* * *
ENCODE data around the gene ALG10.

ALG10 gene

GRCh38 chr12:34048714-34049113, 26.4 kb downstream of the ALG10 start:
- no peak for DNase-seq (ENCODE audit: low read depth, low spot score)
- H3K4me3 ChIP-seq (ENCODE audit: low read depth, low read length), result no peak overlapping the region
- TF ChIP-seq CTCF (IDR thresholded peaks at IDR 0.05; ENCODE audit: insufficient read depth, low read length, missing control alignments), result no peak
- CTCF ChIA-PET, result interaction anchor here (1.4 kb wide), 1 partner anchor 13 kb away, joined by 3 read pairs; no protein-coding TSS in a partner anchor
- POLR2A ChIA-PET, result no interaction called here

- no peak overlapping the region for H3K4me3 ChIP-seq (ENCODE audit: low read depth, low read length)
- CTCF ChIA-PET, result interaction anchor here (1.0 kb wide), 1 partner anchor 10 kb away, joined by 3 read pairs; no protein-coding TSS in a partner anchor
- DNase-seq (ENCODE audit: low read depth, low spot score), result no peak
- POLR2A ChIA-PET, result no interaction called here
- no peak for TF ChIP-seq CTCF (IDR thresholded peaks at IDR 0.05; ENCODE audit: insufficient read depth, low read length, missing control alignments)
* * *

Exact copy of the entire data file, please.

ENCODE data around the gene ALG10.

ALG10 gene

GRCh38 chr12:34048714-34049113, 26.4 kb downstream of the ALG10 start:
- no peak for DNase-seq (ENCODE audit: low read depth, low spot score)
- H3K4me3 ChIP-seq (ENCODE audit: low read depth, low read length), result no peak overlapping the region
- TF ChIP-seq CTCF (IDR thresholded peaks at IDR 0.05; ENCODE audit: insufficient read depth, low read length, missing control alignments), result no peak
- CTCF ChIA-PET, result interaction anchor here (1.4 kb wide), 1 partner anchor 13 kb away, joined by 3 read pairs; no protein-coding TSS in a partner anchor
- POLR2A ChIA-PET, result no interaction called here

- no peak overlapping the region for H3K4me3 ChIP-seq (ENCODE audit: low read depth, low read length)
- CTCF ChIA-PET, result interaction anchor here (1.0 kb wide), 1 partner anchor 10 kb away, joined by 3 read pairs; no protein-coding TSS in a partner anchor
- DNase-seq (ENCODE audit: low read depth, low spot score), result no peak
- POLR2A ChIA-PET, result no interaction called here
- no peak for TF ChIP-seq CTCF (IDR thresholded peaks at IDR 0.05; ENCODE audit: insufficient read depth, low read length, missing control alignments)